A pivot to unlimited data plans by all of the nation’s largest cellular service providers is muddling the wireless plans being developed by Comcast and other U.S. MSOs.
AT&T and Verizon Communications, which recently joined Sprint and T-Mobile in offering unlimited mobile data plans, are undermining strategies that some cable operators were pursuing as they look to stitch their ever-expanding WiFi networks to mobile virtual network operator (MVNO) agreements.
Cable operators can put together unlimited plans of their own that use a WiFi-first stance that offloads traffic on metro and in-home WiFi networks and falls back on cellular connections.
“They’re scrambling internally” as other carriers launch and emphasize unlimited mobile plans of their own, an industry source with knowledge about those strategies said.
“The industry’s rush to unlimited certainly complicates things,” Craig Moffett, senior research analyst at MoffettNathanson, said in an emailed statement. “The cable operators will now have no choice but to make their own wireless plans unlimited as well. That’s a problem. Their revenues will be capped. Their costs will not.”
Still absent from the discussion are precise details about how cable operators intend to enter the wireless market, including how those offerings will be priced and packaged and how they will fit into their broader service offerings.
Comcast, which has created a mobile division and intends to launch a mobile offering of its own by midyear, has shed some light on its service, which will take advantage of the company’s MVNO deal with Verizon.
Speaking at an investor conference in late February, Comcast chairman and CEO Brian Roberts said company watchers can expect Comcast’s product to be profitible, but it will launch as part of a bundle.
“The product itself is going to save you money by taking our bundle,” Roberts said, and the wireless product will also help Comcast sell other products in its arsenal.
Last week, FierceWireless reported that the popular iPhone will factor into a service that will carry the Xfinity Mobile brand.
Charter Communications is also looking to take advantage of an MVNO deal it inherited from its merger with Time Warner Cable and Bright House Networks, but hasn’t revealed its go-to-market strategy.
Another person familiar with Comcast’s mobile ambitions said it would be incorrect to think that Comcast’s plan is to take the major mobile carriers head on. Amplifying Roberts’s point, the source said Comcast views the wireless business as additive, a way to enhance and build on its existing product portfolio. “That’s an important nuance,” the source said.
Another industry analyst believes that the surge of unlimited offerings from incumbent mobile giants won’t have a big impact on cable’s efforts to re-enter the market, despite past stumbles like the short-lived “Pivot” joint venture with Sprint.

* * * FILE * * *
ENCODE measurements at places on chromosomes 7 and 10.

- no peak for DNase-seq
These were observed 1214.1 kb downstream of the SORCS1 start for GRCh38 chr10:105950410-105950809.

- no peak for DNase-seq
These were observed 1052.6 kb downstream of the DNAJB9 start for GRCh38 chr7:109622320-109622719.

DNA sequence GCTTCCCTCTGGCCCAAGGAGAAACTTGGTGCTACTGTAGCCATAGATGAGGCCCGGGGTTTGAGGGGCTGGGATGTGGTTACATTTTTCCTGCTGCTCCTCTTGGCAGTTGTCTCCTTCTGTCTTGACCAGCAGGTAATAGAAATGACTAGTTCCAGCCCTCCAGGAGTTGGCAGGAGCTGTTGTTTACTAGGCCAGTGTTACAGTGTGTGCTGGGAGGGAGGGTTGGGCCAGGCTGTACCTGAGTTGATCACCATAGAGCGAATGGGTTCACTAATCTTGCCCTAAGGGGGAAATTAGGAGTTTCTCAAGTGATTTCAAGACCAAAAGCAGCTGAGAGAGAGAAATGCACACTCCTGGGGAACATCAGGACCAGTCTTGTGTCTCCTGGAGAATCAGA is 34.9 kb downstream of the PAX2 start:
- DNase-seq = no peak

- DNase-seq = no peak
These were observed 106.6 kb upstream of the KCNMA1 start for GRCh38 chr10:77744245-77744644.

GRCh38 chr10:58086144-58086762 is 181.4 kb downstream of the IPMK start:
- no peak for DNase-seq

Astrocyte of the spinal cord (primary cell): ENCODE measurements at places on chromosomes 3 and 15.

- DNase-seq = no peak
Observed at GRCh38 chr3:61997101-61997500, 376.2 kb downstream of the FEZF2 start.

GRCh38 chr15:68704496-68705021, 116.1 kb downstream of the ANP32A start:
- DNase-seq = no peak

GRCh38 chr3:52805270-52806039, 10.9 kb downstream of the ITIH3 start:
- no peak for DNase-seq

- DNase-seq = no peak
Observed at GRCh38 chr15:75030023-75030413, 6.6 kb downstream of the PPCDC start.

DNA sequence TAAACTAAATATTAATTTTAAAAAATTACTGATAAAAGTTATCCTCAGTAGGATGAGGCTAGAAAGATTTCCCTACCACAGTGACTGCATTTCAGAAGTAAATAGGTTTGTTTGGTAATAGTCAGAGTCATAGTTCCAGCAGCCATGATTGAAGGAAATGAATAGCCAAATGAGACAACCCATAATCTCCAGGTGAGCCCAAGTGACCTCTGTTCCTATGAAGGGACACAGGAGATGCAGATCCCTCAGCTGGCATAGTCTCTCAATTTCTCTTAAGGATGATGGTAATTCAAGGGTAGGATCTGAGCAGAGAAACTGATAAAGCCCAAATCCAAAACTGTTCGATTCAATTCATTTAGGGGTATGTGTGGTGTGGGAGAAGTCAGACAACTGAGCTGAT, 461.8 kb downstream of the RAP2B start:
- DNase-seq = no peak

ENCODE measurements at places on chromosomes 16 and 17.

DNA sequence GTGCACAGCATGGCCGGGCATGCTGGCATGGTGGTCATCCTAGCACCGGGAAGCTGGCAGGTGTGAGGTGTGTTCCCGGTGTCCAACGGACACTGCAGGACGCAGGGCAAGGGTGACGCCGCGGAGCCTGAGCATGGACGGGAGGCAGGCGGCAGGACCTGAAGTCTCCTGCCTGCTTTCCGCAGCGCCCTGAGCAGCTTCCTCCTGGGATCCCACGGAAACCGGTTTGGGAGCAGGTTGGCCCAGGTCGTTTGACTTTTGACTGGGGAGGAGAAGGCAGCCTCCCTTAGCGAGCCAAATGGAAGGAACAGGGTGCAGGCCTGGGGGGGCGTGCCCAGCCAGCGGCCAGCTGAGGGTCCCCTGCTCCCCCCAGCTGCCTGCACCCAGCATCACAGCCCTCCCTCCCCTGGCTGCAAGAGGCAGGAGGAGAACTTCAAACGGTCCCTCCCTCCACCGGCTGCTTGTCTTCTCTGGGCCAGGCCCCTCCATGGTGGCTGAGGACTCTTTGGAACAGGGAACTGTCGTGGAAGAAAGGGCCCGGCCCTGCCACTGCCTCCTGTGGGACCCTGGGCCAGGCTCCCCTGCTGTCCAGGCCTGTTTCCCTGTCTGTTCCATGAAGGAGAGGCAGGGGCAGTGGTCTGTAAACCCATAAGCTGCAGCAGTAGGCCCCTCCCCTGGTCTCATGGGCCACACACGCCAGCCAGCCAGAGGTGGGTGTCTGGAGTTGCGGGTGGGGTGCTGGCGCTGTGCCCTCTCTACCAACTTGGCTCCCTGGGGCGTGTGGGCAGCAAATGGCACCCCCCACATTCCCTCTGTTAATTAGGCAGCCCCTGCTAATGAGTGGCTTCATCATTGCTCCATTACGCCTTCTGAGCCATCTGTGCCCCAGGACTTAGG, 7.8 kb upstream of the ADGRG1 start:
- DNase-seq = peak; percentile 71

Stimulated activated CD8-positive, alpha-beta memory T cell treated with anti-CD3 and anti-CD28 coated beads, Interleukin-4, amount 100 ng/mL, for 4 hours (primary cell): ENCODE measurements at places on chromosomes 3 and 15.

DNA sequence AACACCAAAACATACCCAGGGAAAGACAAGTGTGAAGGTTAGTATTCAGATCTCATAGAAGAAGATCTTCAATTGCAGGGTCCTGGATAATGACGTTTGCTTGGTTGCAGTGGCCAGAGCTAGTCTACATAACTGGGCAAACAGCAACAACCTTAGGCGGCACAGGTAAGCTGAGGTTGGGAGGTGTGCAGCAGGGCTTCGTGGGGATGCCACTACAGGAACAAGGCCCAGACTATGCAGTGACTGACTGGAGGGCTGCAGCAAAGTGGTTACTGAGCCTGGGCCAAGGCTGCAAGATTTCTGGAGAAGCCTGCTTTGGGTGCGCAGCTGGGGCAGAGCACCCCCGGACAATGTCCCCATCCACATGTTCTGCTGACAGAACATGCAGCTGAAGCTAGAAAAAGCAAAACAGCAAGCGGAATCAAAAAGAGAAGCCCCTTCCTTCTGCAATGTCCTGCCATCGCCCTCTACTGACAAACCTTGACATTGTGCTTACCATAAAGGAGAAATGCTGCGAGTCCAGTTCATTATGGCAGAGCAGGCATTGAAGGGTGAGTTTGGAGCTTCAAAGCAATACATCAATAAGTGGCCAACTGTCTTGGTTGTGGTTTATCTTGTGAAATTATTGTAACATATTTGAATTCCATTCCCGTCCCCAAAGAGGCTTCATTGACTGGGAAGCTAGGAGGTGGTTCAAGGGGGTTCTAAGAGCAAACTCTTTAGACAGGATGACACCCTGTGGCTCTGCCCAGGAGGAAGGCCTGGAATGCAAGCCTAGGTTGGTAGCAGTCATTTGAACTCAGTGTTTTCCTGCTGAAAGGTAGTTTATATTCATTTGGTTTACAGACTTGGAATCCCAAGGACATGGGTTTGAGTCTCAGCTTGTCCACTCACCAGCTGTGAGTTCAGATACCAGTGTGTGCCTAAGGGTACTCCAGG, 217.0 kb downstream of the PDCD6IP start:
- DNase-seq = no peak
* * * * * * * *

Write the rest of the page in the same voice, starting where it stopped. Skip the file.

“It’s another form of bundling,” Bruce Leichtman, president and principal analyst of Leichtman Research Group, said. “It doesn’t have to be differentiated from other wireless services. The differentiator, potentially, is the ability to bundle. That’s where the value lies, not in the mobile service itself.”
Plus, the latest unlimited craze is not occurring to counter what cable operators have in store, according to Jefferson Wang, senior partner, wireless, at IBB Consulting, a firm that works with a range of mobile and cable providers.
It all ties into competition among those carriers, which have no choice but to match up because the market is already saturated.
“A lot of that innovation is coming from the pricing and packaging side, which means unlimited becomes a very enticing offer to consumers,” Wang said.
He also said not to expect uniformity on how MSOs enter the market or how the move to unlimited models will affect them. How those operators jump in and the goals they set will be determined by whether they have a favorable MVNO agreement and what kind of other network assets they already have at their disposal, including fiber and WiFi infrastructure.
“To get into a consumer smartphone/wireless play is a very narrow definition of a very broad opportunity,” Wang said. “I view it more as a launching point.”
Cable operators have a lot of fiber in their networks, but it’s clear that their advantage in WiFi networking assets will be played aggressively.
Comcast, for example, has about 16 million WiFi hotspots deployed in metro and business locations and inside home gateways. At last check, the Cable WiFi roaming consortium, a group that includes Comcast, Cox Communications, Altice and Charter, has deployed about 500,000 hotspots that their respective customers can use.
The amount of data being offloaded on WiFi networks is expected to surge in the next few years.
As of 2016, 63% of all traffic from mobile-connected devices was being offloaded to fixed networks by means of WiFi devices and femtocells each month, according to Cisco Systems’s latest Visual Network Index: Global Mobile Data Traffic Forecast. The same report expects that half of IP traffic — fixed and mobile — will be WiFi by 2021, versus 30% on wired networks and 20% via mobile/cellular.
Wang of IBB Consulting said cable operators must be agile and be ready to make changes quickly in the hypercompetitive and ever-evolving mobile market.
“When you create an entry strategy, things can change,” he said. “You have to make sure you really think through your strategy, but make sure it’s flexible.”
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